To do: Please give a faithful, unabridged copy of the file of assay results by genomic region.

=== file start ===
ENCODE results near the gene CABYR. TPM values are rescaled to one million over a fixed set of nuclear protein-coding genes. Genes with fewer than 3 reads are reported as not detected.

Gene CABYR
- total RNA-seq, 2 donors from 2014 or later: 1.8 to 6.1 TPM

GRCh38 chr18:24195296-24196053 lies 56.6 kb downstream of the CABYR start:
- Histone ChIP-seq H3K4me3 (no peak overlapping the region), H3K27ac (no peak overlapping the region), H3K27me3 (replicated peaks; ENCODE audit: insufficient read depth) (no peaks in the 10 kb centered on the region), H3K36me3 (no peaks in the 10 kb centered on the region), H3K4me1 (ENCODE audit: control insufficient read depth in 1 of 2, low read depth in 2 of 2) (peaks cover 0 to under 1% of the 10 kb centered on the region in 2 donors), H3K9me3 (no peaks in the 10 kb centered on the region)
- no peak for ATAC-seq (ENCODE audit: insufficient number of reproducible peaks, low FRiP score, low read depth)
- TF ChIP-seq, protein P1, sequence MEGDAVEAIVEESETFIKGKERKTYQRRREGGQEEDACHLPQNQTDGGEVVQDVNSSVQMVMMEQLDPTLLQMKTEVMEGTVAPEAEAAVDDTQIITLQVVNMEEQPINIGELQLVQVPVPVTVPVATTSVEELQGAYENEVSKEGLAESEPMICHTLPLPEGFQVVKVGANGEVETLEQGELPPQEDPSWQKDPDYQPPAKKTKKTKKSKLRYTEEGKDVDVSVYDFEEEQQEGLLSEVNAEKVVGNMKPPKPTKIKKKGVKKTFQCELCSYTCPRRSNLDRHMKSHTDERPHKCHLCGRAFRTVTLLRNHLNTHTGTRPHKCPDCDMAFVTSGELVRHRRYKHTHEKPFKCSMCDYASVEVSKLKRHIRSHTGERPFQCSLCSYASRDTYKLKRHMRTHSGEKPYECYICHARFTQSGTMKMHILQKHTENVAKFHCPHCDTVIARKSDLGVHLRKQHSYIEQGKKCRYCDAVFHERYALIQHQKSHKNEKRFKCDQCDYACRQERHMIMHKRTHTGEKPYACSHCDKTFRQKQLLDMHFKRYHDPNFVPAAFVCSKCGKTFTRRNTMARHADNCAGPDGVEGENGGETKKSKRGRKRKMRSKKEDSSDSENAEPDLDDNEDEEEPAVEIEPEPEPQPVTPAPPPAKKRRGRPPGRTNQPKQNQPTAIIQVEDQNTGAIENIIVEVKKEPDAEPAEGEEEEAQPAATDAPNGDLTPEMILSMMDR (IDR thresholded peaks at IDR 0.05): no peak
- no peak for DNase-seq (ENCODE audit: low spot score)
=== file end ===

ENCODE results near the gene CABYR. TPM values are rescaled to one million over a fixed set of nuclear protein-coding genes. Genes with fewer than 3 reads are reported as not detected.

Gene CABYR
- total RNA-seq, 2 donors from 2014 or later: 1.8 to 6.1 TPM

GRCh38 chr18:24195296-24196053 lies 56.6 kb downstream of the CABYR start:
- Histone ChIP-seq H3K4me3 (no peak overlapping the region), H3K27ac (no peak overlapping the region), H3K27me3 (replicated peaks; ENCODE audit: insufficient read depth) (no peaks in the 10 kb centered on the region), H3K36me3 (no peaks in the 10 kb centered on the region), H3K4me1 (ENCODE audit: control insufficient read depth in 1 of 2, low read depth in 2 of 2) (peaks cover 0 to under 1% of the 10 kb centered on the region in 2 donors), H3K9me3 (no peaks in the 10 kb centered on the region)
- no peak for ATAC-seq (ENCODE audit: insufficient number of reproducible peaks, low FRiP score, low read depth)
- TF ChIP-seq, protein P1, sequence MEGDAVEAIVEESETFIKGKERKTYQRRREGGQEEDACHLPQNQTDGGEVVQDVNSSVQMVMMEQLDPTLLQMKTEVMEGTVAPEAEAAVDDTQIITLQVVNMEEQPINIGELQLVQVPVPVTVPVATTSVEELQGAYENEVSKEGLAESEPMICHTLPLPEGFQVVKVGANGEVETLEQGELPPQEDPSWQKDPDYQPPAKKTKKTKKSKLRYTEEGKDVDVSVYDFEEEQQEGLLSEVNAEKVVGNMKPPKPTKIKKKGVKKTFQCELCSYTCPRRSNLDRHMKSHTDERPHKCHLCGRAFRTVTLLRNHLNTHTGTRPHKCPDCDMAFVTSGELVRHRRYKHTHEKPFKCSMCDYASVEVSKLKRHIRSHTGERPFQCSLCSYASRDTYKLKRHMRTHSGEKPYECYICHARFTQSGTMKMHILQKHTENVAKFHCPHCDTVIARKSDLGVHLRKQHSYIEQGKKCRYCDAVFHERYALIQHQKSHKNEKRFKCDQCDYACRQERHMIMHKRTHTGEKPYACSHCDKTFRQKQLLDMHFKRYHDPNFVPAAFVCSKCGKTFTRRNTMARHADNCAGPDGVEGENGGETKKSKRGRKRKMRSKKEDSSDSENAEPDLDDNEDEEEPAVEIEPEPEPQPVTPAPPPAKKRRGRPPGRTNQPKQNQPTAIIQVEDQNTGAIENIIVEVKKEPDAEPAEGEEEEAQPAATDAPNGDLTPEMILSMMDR (IDR thresholded peaks at IDR 0.05): no peak
- no peak for DNase-seq (ENCODE audit: low spot score)